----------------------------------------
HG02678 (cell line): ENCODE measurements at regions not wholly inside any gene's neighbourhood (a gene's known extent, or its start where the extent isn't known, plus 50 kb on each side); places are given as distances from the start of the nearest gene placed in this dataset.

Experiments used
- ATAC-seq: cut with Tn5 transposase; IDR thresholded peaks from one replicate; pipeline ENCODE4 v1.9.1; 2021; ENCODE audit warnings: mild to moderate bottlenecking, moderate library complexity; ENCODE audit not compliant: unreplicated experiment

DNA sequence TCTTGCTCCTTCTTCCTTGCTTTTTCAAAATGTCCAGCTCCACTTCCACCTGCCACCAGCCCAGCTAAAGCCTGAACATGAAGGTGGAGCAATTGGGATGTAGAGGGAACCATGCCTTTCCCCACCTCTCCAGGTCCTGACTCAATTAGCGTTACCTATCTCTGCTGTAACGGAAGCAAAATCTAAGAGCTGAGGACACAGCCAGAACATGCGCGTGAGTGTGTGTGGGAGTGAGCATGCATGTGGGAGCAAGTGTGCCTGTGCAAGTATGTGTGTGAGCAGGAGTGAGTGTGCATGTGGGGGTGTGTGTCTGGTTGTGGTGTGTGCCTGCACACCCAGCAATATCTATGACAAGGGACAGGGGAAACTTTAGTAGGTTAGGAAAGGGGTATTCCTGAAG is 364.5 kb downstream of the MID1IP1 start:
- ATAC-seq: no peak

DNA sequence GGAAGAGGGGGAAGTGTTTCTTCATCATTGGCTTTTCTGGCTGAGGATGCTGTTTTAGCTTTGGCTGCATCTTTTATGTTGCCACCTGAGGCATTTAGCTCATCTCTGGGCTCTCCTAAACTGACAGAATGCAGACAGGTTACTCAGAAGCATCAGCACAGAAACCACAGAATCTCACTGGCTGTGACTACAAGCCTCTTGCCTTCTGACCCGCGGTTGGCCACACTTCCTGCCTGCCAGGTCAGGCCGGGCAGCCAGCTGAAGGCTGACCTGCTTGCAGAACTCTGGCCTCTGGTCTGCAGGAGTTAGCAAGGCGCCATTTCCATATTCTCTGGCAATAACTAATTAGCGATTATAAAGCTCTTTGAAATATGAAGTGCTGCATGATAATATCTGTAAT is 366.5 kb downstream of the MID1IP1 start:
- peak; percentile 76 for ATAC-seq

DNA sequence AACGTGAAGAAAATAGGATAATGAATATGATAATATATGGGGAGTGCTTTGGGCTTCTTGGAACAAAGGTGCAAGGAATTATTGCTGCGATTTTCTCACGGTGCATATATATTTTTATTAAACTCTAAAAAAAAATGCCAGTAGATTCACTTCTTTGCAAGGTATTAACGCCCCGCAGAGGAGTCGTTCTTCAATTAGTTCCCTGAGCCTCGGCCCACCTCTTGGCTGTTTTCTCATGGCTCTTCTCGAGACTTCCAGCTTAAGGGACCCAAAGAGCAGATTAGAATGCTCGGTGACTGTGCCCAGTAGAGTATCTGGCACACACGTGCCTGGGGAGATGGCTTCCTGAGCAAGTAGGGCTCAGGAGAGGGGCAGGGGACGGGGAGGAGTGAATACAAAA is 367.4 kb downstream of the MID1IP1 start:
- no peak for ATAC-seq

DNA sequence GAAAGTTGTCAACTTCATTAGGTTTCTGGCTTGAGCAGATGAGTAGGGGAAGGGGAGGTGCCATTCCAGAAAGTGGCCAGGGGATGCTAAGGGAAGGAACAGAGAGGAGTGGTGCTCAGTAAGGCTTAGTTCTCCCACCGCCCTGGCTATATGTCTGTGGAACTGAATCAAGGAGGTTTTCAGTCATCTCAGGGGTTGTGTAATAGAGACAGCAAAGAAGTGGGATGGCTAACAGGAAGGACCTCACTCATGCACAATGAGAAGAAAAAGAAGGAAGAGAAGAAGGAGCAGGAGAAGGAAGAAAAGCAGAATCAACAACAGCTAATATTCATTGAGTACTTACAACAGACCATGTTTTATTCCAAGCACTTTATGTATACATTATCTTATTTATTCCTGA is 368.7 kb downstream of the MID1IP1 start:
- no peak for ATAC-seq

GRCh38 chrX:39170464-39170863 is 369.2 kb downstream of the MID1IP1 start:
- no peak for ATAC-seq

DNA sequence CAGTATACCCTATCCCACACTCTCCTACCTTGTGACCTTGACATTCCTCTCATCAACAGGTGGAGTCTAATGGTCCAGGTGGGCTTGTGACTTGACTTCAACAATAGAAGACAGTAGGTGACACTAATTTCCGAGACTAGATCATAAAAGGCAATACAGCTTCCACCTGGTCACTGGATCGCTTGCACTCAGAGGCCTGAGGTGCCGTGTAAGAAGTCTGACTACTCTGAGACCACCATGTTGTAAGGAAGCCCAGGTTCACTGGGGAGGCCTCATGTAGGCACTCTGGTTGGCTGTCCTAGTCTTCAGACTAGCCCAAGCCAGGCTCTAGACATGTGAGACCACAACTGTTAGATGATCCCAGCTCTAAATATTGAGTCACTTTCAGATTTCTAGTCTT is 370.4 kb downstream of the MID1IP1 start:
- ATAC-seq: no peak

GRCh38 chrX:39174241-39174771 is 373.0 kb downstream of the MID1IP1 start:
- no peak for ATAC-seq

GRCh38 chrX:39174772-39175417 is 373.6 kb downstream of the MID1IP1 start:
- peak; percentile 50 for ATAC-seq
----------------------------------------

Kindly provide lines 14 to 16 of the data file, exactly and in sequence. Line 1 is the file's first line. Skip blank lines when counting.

DNA sequence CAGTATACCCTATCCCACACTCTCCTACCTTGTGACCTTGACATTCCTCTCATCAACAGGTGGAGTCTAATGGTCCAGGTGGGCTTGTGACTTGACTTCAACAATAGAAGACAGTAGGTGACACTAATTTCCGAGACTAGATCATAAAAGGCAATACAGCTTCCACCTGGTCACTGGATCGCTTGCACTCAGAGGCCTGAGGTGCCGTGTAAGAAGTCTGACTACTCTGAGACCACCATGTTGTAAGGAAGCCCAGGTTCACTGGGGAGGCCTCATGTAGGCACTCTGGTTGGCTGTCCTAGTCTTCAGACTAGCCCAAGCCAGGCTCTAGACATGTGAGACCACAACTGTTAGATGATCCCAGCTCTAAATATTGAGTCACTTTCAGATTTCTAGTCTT is 370.4 kb downstream of the MID1IP1 start:
- ATAC-seq: no peak

GRCh38 chrX:39174241-39174771 is 373.0 kb downstream of the MID1IP1 start: